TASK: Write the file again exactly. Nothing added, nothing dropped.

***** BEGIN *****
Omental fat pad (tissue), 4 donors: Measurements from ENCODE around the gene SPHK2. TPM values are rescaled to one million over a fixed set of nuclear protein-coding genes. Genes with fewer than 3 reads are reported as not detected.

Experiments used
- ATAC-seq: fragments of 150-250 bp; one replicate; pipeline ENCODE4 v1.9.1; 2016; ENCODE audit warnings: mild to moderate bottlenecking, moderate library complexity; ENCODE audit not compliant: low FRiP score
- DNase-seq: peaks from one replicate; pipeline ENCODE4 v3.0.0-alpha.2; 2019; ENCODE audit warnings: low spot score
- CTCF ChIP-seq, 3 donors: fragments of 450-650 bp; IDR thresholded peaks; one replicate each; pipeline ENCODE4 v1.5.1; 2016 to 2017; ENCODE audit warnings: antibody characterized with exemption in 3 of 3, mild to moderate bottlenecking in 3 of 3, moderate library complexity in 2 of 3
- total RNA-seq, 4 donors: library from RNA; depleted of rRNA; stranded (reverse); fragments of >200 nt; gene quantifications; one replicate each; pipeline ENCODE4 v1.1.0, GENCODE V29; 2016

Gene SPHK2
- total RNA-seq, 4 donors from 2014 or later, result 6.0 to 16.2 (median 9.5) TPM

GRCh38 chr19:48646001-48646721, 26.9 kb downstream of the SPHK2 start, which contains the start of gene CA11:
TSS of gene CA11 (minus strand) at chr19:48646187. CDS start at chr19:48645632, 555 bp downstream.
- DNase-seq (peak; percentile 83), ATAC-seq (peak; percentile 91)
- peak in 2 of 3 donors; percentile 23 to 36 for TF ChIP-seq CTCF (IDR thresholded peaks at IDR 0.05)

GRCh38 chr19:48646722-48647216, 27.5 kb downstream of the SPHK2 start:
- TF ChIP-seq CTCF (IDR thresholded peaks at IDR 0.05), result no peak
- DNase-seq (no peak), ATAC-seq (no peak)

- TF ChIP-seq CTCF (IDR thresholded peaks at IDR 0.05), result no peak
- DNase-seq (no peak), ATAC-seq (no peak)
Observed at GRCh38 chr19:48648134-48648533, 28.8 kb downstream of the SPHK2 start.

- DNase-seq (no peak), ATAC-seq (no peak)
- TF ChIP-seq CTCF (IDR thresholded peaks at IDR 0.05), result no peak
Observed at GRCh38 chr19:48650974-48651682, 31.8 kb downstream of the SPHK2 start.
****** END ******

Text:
Omental fat pad (tissue), 4 donors: Measurements from ENCODE around the gene SPHK2. TPM values are rescaled to one million over a fixed set of nuclear protein-coding genes. Genes with fewer than 3 reads are reported as not detected.

Experiments used
- ATAC-seq: fragments of 150-250 bp; one replicate; pipeline ENCODE4 v1.9.1; 2016; ENCODE audit warnings: mild to moderate bottlenecking, moderate library complexity; ENCODE audit not compliant: low FRiP score
- DNase-seq: peaks from one replicate; pipeline ENCODE4 v3.0.0-alpha.2; 2019; ENCODE audit warnings: low spot score
- CTCF ChIP-seq, 3 donors: fragments of 450-650 bp; IDR thresholded peaks; one replicate each; pipeline ENCODE4 v1.5.1; 2016 to 2017; ENCODE audit warnings: antibody characterized with exemption in 3 of 3, mild to moderate bottlenecking in 3 of 3, moderate library complexity in 2 of 3
- total RNA-seq, 4 donors: library from RNA; depleted of rRNA; stranded (reverse); fragments of >200 nt; gene quantifications; one replicate each; pipeline ENCODE4 v1.1.0, GENCODE V29; 2016

Gene SPHK2
- total RNA-seq, 4 donors from 2014 or later, result 6.0 to 16.2 (median 9.5) TPM

GRCh38 chr19:48646001-48646721, 26.9 kb downstream of the SPHK2 start, which contains the start of gene CA11:
TSS of gene CA11 (minus strand) at chr19:48646187. CDS start at chr19:48645632, 555 bp downstream.
- DNase-seq (peak; percentile 83), ATAC-seq (peak; percentile 91)
- peak in 2 of 3 donors; percentile 23 to 36 for TF ChIP-seq CTCF (IDR thresholded peaks at IDR 0.05)

GRCh38 chr19:48646722-48647216, 27.5 kb downstream of the SPHK2 start:
- TF ChIP-seq CTCF (IDR thresholded peaks at IDR 0.05), result no peak
- DNase-seq (no peak), ATAC-seq (no peak)

- TF ChIP-seq CTCF (IDR thresholded peaks at IDR 0.05), result no peak
- DNase-seq (no peak), ATAC-seq (no peak)
Observed at GRCh38 chr19:48648134-48648533, 28.8 kb downstream of the SPHK2 start.

- DNase-seq (no peak), ATAC-seq (no peak)
- TF ChIP-seq CTCF (IDR thresholded peaks at IDR 0.05), result no peak
Observed at GRCh38 chr19:48650974-48651682, 31.8 kb downstream of the SPHK2 start.